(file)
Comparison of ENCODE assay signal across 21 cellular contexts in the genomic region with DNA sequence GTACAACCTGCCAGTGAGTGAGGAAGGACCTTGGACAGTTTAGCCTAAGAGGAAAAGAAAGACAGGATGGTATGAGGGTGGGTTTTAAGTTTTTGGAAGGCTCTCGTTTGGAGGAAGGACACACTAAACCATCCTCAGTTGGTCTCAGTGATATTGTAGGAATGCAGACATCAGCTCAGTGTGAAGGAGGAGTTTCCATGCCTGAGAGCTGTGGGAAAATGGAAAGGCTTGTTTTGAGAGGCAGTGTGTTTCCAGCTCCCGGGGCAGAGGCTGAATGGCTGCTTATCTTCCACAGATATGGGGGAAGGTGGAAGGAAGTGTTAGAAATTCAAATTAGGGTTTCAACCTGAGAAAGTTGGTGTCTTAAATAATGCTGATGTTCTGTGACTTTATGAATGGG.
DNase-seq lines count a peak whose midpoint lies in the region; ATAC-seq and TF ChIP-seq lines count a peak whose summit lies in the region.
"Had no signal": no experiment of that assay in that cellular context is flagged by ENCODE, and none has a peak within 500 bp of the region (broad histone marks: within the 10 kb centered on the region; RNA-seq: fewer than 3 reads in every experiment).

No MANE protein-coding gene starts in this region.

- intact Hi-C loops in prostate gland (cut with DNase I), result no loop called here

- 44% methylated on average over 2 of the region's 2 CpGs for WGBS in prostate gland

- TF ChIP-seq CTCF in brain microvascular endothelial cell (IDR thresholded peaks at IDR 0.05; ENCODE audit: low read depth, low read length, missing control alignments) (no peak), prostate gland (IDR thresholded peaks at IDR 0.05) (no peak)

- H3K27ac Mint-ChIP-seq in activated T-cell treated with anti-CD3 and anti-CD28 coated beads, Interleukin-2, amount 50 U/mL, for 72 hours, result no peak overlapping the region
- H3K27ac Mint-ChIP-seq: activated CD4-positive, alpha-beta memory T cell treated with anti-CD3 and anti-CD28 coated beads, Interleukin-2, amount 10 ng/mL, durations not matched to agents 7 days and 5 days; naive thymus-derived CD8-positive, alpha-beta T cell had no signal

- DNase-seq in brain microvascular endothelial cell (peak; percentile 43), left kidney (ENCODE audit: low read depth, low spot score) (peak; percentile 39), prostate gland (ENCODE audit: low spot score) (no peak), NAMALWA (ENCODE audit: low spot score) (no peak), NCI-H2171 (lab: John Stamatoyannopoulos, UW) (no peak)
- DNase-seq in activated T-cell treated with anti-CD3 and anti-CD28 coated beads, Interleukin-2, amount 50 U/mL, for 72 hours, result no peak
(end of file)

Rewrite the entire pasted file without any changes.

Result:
Comparison of ENCODE assay signal across 21 cellular contexts in the genomic region with DNA sequence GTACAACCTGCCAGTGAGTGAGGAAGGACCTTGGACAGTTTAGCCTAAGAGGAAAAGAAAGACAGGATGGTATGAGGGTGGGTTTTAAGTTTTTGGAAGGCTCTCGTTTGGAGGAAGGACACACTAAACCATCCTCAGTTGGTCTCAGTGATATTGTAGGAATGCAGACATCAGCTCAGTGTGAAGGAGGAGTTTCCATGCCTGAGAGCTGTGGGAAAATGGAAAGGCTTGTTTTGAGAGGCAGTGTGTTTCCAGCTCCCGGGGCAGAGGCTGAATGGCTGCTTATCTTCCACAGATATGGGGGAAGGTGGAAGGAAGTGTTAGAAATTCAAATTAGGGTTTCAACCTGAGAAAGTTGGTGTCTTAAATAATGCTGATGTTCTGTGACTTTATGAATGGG.
DNase-seq lines count a peak whose midpoint lies in the region; ATAC-seq and TF ChIP-seq lines count a peak whose summit lies in the region.
"Had no signal": no experiment of that assay in that cellular context is flagged by ENCODE, and none has a peak within 500 bp of the region (broad histone marks: within the 10 kb centered on the region; RNA-seq: fewer than 3 reads in every experiment).

No MANE protein-coding gene starts in this region.

- intact Hi-C loops in prostate gland (cut with DNase I), result no loop called here

- 44% methylated on average over 2 of the region's 2 CpGs for WGBS in prostate gland

- TF ChIP-seq CTCF in brain microvascular endothelial cell (IDR thresholded peaks at IDR 0.05; ENCODE audit: low read depth, low read length, missing control alignments) (no peak), prostate gland (IDR thresholded peaks at IDR 0.05) (no peak)

- H3K27ac Mint-ChIP-seq in activated T-cell treated with anti-CD3 and anti-CD28 coated beads, Interleukin-2, amount 50 U/mL, for 72 hours, result no peak overlapping the region
- H3K27ac Mint-ChIP-seq: activated CD4-positive, alpha-beta memory T cell treated with anti-CD3 and anti-CD28 coated beads, Interleukin-2, amount 10 ng/mL, durations not matched to agents 7 days and 5 days; naive thymus-derived CD8-positive, alpha-beta T cell had no signal

- DNase-seq in brain microvascular endothelial cell (peak; percentile 43), left kidney (ENCODE audit: low read depth, low spot score) (peak; percentile 39), prostate gland (ENCODE audit: low spot score) (no peak), NAMALWA (ENCODE audit: low spot score) (no peak), NCI-H2171 (lab: John Stamatoyannopoulos, UW) (no peak)
- DNase-seq in activated T-cell treated with anti-CD3 and anti-CD28 coated beads, Interleukin-2, amount 50 U/mL, for 72 hours, result no peak